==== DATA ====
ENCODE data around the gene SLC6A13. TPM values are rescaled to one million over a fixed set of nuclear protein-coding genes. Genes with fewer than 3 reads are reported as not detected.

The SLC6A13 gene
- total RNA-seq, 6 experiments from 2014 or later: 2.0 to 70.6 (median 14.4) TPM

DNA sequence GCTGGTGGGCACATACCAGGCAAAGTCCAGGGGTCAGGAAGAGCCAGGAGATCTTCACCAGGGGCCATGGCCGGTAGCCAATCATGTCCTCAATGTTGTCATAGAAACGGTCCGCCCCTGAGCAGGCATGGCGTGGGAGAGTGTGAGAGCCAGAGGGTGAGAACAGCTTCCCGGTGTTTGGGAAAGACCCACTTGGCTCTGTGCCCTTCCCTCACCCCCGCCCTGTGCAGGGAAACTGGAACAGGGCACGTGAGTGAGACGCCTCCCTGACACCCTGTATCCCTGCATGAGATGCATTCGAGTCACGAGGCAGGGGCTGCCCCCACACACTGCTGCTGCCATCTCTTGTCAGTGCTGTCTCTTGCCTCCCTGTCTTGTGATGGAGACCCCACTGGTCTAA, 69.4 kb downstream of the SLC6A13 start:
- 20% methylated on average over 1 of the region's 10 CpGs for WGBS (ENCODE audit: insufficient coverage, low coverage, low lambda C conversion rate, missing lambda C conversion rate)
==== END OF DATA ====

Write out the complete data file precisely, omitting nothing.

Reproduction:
ENCODE data around the gene SLC6A13. TPM values are rescaled to one million over a fixed set of nuclear protein-coding genes. Genes with fewer than 3 reads are reported as not detected.

The SLC6A13 gene
- total RNA-seq, 6 experiments from 2014 or later: 2.0 to 70.6 (median 14.4) TPM

DNA sequence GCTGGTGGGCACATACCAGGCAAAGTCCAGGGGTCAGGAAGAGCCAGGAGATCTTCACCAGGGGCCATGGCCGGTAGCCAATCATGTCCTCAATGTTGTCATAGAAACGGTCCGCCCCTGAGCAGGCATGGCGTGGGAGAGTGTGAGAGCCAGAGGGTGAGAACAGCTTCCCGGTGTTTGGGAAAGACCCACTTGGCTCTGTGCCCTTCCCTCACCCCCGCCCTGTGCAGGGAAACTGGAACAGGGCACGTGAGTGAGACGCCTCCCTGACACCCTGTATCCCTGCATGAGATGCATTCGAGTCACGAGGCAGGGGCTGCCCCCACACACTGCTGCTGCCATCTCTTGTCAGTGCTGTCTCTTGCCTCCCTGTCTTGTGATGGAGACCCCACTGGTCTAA, 69.4 kb downstream of the SLC6A13 start:
- 20% methylated on average over 1 of the region's 10 CpGs for WGBS (ENCODE audit: insufficient coverage, low coverage, low lambda C conversion rate, missing lambda C conversion rate)